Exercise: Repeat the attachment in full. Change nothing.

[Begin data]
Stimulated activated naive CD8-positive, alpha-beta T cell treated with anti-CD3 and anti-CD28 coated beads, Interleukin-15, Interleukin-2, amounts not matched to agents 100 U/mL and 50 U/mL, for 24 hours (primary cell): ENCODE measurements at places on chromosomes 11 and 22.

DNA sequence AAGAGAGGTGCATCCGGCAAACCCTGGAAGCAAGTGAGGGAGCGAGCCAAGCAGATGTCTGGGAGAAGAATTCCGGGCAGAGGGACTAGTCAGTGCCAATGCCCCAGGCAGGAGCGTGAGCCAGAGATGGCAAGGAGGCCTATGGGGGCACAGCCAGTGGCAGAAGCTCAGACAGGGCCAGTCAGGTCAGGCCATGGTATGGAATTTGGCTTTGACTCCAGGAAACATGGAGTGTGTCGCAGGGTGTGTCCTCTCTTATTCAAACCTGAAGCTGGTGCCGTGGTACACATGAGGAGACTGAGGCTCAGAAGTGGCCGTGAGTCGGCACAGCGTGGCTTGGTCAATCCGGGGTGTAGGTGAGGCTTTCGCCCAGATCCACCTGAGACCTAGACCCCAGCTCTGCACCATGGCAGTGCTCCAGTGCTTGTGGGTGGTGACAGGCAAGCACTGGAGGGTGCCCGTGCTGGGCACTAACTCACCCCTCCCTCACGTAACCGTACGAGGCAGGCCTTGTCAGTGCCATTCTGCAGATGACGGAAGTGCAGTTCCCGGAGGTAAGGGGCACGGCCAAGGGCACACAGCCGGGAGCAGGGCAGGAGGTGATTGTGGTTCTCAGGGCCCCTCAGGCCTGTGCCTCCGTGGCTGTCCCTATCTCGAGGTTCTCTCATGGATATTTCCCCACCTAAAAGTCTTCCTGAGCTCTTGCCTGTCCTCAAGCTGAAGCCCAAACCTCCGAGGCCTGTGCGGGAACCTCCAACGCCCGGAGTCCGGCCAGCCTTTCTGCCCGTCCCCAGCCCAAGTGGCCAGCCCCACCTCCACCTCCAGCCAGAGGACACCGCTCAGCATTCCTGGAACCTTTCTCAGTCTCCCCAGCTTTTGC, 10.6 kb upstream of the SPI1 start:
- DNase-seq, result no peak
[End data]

Stimulated activated naive CD8-positive, alpha-beta T cell treated with anti-CD3 and anti-CD28 coated beads, Interleukin-15, Interleukin-2, amounts not matched to agents 100 U/mL and 50 U/mL, for 24 hours (primary cell): ENCODE measurements at places on chromosomes 11 and 22.

DNA sequence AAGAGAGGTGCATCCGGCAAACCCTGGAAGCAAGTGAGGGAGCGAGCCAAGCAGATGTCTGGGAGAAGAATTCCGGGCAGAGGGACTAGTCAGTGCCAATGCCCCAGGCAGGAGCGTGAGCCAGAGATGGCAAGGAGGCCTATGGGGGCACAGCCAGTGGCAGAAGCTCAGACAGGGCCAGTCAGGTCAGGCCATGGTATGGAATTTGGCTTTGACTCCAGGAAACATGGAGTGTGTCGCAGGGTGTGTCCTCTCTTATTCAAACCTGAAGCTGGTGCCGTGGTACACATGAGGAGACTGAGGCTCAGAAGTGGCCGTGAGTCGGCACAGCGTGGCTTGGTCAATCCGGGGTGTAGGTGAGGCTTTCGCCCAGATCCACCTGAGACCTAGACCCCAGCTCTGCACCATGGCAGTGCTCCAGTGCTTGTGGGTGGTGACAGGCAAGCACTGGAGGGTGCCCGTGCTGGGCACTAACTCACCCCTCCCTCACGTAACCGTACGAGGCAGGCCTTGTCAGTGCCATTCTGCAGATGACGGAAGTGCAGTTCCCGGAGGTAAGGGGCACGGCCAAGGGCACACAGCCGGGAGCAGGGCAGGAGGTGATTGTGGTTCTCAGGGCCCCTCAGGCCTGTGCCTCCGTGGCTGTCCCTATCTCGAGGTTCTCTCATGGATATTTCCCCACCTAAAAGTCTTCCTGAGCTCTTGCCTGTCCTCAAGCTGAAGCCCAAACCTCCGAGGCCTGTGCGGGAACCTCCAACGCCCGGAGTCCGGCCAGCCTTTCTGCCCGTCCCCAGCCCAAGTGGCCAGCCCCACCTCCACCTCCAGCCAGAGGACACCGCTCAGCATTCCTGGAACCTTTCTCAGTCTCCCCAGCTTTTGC, 10.6 kb upstream of the SPI1 start:
- DNase-seq, result no peak